Bycatch vulnerability
Seabirds feeding on the sea
For seabirds, fishing boats offer "free" buffets on the sea. Free food for some; for others, risky bait-taking interactions may cost their lives.
Photo credit: Graham Robertson

Seabird bycatch vulnerability in pelagic longline fisheries based on modeling of a long-term dataset by Can Zhou and Nigel Brothers


Background The incidental mortality of seabirds in fisheries remains a serious global concern. Obtaining unbiased and accurate estimates of bycatch rates is one of the priorities for seabird bycatch mitigation and demographics research. For measuring the capture risk of seabird interactions in fisheries, carcass retrieval rate from hauled gear is commonly used.

Problem statement However, reliability can be limited by a lack of direct capture observations and the substantial pre-haul bycatch losses known to occur, meaning incidence of seabird bycatch is underestimated.

Contribution To solve this problem, a new measure (i.e., bycatch vulnerability) that links an observed interaction directly to the underlying capture event is proposed to represent the capture risk of fishery interactions by seabirds. The new measure is not affected by subsequent bycatch loss. To illustrate how to estimate and analyse bycatch vulnerability, a case study based on a long-term dataset of seabird interactions and capture confirmation is provided. Bayesian modelling and hypothesis testing were conducted to identify important bycatch risk factors. Competition was found to play a central role in determining seabird bycatch vulnerability. More competitive environments were riskier for seabirds, and larger and thus more competitive species were more at risk than smaller sized and less competitive species. Species foraging behaviour also played a role. On the other hand, we did not find any evidence on the additional effect of physical oceanic condition and spatio-temporal factors.

Recommendations Bycatch vulnerability is recommended as a replacement for the commonly used bycatch rate or carcass retrieval rate to measure the capture risk of an interaction. Combined with a normalized contact rate, bycatch vulnerability offers an unbiased estimate of seabird bycatch rate in pelagic longline fisheries.

This is the second publication in this series of studies to unravel the difficulties in documenting seabird bycatch in pelagic longline fisheries. Oddly enough, this series started at examining the final stage of the seabird bycatch process first: seabird bycatch loss, and gradually moved forward. This is no coincidence. Most of the fisheries observer programs only document bycatch at the final stage of the fishing operation when captured animals are hauled onboard the vessel. As a consequence, those captured throughout the fishing operation but failed to be hauled back to the vessel are essentially lost. GONE. Such biological monitoring programs will systemactically underestimate the impact of commercial fisheries to ecosystems.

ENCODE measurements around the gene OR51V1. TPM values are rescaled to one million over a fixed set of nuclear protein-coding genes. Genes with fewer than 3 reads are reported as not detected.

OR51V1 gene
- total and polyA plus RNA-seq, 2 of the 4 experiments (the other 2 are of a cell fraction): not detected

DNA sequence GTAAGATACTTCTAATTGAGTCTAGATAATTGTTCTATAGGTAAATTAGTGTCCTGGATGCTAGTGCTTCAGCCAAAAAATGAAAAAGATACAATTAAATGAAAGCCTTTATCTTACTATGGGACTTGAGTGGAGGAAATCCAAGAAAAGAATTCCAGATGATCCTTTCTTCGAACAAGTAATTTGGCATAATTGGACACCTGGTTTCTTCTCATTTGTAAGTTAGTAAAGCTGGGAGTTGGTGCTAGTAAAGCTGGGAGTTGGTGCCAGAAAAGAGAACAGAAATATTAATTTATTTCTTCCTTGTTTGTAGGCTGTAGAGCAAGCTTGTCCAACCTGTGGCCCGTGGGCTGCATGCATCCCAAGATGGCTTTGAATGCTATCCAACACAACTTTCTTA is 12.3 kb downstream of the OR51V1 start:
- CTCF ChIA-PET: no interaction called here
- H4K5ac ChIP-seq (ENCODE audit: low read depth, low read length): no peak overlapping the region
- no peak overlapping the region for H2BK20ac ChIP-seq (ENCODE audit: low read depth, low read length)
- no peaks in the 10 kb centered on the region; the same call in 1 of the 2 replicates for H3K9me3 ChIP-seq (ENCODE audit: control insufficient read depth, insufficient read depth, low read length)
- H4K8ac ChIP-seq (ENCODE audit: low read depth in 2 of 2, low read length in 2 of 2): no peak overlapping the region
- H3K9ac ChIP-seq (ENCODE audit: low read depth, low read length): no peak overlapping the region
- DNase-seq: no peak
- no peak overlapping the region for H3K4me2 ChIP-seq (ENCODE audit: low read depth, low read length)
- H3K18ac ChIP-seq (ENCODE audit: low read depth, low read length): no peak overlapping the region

On average 50% of the captured seabirds failed to be observed at the final stage. However, bycatch loss (either as a process or as a parameter) holds no conservation value per se, since the damage is already done whether or not the bycaught seabird can be recorded by the observer. What is hiding behind bycatch loss is the bycatch vulnerability \(p_c\), which measures the capture probability of a bait-taking interaction, and it is the focus of this study. Basically, bycatch loss \(p_{loss}\) and bycatch vulnerability \(p_c\) are two sides of the same coin, except that only one side (\(p_c\)) is of paramount conservation significance with the other side (\(p_{loss}\)) being an artifact of the traditional haul-only observer protocol.

The last paragraph or the last sentence pretty much summarised the whole idea of the paper, and the rest of the paper is just technicalities and some facts. Orignially, the manuscript was sent to Biologcal Conservation, but it was swiftly rejected editorially for being quite similar to our previous publication there, a decision we anticipated and gracefully accepted. In our defense, those two papers (doi:10.1017/S0959270921000046 and doi:10.1016/j.biocon.2020.108590) are NOT similar, they are two sides of the same process!

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